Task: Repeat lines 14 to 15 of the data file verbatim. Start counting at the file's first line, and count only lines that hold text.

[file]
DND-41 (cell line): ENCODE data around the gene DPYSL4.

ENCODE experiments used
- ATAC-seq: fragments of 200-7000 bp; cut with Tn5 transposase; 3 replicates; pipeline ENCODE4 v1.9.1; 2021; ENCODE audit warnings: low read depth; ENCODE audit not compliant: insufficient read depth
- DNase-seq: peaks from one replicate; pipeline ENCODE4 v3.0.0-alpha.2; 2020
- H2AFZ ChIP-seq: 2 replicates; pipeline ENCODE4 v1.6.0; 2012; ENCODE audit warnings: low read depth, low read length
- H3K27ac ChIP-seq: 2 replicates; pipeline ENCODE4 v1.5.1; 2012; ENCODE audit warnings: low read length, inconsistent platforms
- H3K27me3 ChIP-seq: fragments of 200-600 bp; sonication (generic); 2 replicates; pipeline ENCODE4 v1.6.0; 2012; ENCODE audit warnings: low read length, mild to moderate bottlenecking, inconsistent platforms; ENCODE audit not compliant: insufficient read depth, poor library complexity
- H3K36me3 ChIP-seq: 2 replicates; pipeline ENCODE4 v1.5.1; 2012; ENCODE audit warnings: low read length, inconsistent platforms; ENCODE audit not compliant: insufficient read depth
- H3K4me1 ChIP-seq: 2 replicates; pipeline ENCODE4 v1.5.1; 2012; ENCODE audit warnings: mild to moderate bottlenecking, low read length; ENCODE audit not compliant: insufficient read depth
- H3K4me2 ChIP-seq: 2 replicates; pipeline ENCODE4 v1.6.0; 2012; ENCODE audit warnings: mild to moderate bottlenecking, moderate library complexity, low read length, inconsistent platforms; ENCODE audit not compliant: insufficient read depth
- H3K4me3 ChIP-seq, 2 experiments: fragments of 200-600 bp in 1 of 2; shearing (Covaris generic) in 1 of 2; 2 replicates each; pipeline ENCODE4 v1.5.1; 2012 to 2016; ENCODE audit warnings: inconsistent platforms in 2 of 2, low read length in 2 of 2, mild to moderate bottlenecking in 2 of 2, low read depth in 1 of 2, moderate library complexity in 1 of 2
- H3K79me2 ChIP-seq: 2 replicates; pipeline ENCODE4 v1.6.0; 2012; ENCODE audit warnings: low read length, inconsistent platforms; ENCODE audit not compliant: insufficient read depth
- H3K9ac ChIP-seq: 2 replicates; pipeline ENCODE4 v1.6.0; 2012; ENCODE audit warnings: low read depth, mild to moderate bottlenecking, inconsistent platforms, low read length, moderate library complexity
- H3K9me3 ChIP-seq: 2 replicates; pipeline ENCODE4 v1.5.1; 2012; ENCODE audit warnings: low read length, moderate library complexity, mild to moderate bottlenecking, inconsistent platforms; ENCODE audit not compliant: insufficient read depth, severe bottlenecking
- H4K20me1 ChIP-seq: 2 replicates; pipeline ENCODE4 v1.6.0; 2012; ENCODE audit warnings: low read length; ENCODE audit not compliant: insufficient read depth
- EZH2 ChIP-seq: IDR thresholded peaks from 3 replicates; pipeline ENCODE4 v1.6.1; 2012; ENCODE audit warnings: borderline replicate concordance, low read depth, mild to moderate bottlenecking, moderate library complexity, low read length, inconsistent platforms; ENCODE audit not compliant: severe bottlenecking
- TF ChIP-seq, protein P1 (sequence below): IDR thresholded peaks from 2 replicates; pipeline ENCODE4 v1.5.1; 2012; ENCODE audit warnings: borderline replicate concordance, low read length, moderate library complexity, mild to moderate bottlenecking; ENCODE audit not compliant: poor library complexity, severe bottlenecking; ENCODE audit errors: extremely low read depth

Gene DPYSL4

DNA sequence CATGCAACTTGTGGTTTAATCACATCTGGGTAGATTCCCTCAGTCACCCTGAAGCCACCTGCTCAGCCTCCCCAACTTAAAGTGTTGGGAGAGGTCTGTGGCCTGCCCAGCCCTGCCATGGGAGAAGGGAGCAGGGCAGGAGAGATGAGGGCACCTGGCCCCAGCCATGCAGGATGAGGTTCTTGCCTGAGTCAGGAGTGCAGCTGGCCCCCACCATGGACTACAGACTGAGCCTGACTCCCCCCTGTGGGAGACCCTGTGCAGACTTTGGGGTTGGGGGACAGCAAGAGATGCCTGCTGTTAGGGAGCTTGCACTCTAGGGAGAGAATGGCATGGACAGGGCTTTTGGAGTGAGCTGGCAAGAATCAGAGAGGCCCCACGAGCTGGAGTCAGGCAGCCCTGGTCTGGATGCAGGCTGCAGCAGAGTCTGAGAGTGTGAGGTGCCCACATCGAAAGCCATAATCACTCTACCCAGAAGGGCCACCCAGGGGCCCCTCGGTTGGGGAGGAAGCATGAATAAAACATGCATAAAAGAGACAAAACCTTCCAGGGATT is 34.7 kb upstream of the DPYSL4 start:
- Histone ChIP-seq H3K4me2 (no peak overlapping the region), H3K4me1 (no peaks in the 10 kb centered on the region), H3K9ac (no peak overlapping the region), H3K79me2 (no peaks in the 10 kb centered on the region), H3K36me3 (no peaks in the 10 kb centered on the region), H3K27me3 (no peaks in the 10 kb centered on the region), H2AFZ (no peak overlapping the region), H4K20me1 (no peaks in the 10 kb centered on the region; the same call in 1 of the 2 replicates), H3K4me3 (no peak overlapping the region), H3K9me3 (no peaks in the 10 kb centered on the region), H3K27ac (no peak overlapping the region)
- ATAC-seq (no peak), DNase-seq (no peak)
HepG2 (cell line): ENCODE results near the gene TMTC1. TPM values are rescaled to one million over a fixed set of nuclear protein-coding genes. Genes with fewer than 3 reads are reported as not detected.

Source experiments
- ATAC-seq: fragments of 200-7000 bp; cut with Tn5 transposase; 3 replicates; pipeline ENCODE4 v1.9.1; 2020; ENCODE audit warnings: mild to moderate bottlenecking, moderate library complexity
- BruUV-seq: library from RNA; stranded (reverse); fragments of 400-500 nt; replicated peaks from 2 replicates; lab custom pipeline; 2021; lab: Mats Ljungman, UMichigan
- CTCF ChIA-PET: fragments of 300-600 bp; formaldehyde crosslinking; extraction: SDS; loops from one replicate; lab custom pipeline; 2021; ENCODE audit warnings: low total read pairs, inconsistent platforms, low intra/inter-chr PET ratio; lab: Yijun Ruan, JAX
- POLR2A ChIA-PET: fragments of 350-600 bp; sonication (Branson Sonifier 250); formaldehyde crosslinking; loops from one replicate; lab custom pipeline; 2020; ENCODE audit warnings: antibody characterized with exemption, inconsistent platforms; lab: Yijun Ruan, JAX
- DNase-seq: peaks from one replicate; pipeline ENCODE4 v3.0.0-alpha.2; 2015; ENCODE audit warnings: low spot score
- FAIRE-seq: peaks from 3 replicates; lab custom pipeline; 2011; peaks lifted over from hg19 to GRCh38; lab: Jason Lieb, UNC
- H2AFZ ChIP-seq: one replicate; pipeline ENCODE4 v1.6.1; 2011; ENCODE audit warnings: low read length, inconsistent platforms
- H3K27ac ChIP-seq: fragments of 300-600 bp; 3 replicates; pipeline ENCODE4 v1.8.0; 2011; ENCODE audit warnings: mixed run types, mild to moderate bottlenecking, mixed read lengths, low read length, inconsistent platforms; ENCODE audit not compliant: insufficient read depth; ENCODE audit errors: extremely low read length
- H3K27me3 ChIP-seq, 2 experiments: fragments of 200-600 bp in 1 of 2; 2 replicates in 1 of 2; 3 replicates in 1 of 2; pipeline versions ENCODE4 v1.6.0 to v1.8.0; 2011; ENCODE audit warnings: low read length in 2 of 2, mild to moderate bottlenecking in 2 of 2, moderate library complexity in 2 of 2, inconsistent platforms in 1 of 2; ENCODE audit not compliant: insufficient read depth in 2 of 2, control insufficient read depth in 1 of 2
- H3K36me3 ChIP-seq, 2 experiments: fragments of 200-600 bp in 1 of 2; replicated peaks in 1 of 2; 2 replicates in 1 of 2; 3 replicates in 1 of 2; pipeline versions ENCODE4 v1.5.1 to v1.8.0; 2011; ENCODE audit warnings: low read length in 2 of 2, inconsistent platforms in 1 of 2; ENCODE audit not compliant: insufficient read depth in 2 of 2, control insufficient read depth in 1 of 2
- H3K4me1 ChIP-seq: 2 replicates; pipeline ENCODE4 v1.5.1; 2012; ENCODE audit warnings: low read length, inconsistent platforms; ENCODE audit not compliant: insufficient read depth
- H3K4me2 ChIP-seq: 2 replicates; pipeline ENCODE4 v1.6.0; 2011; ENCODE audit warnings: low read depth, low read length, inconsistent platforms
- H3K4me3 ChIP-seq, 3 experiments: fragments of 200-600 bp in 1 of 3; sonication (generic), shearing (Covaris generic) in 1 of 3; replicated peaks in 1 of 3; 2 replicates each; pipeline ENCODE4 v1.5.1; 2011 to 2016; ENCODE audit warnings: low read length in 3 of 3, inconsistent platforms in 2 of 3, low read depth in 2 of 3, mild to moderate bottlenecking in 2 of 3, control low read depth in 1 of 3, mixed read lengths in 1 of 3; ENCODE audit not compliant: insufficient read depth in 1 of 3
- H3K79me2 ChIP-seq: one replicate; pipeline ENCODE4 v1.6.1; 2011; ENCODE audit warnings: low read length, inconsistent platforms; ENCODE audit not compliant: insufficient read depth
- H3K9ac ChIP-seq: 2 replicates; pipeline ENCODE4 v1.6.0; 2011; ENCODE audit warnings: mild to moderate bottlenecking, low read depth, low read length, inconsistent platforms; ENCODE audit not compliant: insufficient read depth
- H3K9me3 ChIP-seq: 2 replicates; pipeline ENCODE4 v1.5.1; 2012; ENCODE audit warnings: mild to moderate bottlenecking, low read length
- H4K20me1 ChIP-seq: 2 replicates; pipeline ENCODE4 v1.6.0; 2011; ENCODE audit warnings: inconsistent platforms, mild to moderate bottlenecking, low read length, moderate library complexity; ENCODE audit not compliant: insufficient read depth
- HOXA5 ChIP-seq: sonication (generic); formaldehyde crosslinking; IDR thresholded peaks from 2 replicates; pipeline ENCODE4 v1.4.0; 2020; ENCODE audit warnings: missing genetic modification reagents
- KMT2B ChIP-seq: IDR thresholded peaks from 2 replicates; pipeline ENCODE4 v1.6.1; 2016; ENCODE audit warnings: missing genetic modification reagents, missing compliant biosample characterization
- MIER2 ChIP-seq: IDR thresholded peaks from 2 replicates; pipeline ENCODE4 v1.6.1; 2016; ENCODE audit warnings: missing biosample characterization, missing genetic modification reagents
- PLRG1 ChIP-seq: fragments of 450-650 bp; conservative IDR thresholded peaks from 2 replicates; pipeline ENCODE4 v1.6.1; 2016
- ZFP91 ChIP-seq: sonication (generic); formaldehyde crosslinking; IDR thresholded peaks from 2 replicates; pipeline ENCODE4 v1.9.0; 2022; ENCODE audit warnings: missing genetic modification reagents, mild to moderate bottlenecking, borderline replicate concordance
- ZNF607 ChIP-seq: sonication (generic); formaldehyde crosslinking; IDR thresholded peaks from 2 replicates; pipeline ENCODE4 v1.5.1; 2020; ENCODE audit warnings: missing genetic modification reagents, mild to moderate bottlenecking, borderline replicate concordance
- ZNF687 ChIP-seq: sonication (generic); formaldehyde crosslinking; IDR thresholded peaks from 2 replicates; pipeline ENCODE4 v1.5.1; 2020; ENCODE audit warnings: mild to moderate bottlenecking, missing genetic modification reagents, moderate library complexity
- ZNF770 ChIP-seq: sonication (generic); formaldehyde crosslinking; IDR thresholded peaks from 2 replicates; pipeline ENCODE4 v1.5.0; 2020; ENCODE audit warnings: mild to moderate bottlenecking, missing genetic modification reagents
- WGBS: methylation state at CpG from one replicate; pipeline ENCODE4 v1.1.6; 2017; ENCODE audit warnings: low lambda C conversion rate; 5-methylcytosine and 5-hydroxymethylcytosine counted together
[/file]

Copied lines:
- H3K9me3 ChIP-seq: 2 replicates; pipeline ENCODE4 v1.5.1; 2012; ENCODE audit warnings: low read length, moderate library complexity, mild to moderate bottlenecking, inconsistent platforms; ENCODE audit not compliant: insufficient read depth, severe bottlenecking
- H4K20me1 ChIP-seq: 2 replicates; pipeline ENCODE4 v1.6.0; 2012; ENCODE audit warnings: low read length; ENCODE audit not compliant: insufficient read depth